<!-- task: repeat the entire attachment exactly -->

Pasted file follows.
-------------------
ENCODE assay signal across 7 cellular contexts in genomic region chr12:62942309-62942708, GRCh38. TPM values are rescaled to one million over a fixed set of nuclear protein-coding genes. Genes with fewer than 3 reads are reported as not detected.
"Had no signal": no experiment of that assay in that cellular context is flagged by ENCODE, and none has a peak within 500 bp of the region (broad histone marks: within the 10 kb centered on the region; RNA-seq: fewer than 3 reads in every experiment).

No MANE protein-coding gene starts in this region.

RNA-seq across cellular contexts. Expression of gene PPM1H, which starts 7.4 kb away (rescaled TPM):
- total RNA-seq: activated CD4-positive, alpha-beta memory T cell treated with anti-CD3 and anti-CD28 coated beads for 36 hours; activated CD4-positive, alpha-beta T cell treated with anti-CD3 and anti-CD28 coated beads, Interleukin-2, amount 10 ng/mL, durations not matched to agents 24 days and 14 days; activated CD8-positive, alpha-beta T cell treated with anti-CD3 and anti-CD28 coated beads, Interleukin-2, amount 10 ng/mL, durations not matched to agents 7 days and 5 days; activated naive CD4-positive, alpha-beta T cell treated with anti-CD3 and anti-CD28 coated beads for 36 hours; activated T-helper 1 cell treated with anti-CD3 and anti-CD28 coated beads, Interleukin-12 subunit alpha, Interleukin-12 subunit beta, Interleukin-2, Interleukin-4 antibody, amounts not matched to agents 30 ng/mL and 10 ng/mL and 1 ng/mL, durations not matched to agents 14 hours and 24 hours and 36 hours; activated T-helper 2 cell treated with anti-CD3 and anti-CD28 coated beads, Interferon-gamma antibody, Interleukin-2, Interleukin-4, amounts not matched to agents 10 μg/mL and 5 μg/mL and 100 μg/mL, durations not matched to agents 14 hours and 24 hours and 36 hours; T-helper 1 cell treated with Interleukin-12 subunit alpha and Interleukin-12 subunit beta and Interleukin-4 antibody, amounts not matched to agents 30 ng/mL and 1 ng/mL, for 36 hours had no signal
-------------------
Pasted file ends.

ENCODE assay signal across 7 cellular contexts in genomic region chr12:62942309-62942708, GRCh38. TPM values are rescaled to one million over a fixed set of nuclear protein-coding genes. Genes with fewer than 3 reads are reported as not detected.
"Had no signal": no experiment of that assay in that cellular context is flagged by ENCODE, and none has a peak within 500 bp of the region (broad histone marks: within the 10 kb centered on the region; RNA-seq: fewer than 3 reads in every experiment).

No MANE protein-coding gene starts in this region.

RNA-seq across cellular contexts. Expression of gene PPM1H, which starts 7.4 kb away (rescaled TPM):
- total RNA-seq: activated CD4-positive, alpha-beta memory T cell treated with anti-CD3 and anti-CD28 coated beads for 36 hours; activated CD4-positive, alpha-beta T cell treated with anti-CD3 and anti-CD28 coated beads, Interleukin-2, amount 10 ng/mL, durations not matched to agents 24 days and 14 days; activated CD8-positive, alpha-beta T cell treated with anti-CD3 and anti-CD28 coated beads, Interleukin-2, amount 10 ng/mL, durations not matched to agents 7 days and 5 days; activated naive CD4-positive, alpha-beta T cell treated with anti-CD3 and anti-CD28 coated beads for 36 hours; activated T-helper 1 cell treated with anti-CD3 and anti-CD28 coated beads, Interleukin-12 subunit alpha, Interleukin-12 subunit beta, Interleukin-2, Interleukin-4 antibody, amounts not matched to agents 30 ng/mL and 10 ng/mL and 1 ng/mL, durations not matched to agents 14 hours and 24 hours and 36 hours; activated T-helper 2 cell treated with anti-CD3 and anti-CD28 coated beads, Interferon-gamma antibody, Interleukin-2, Interleukin-4, amounts not matched to agents 10 μg/mL and 5 μg/mL and 100 μg/mL, durations not matched to agents 14 hours and 24 hours and 36 hours; T-helper 1 cell treated with Interleukin-12 subunit alpha and Interleukin-12 subunit beta and Interleukin-4 antibody, amounts not matched to agents 30 ng/mL and 1 ng/mL, for 36 hours had no signal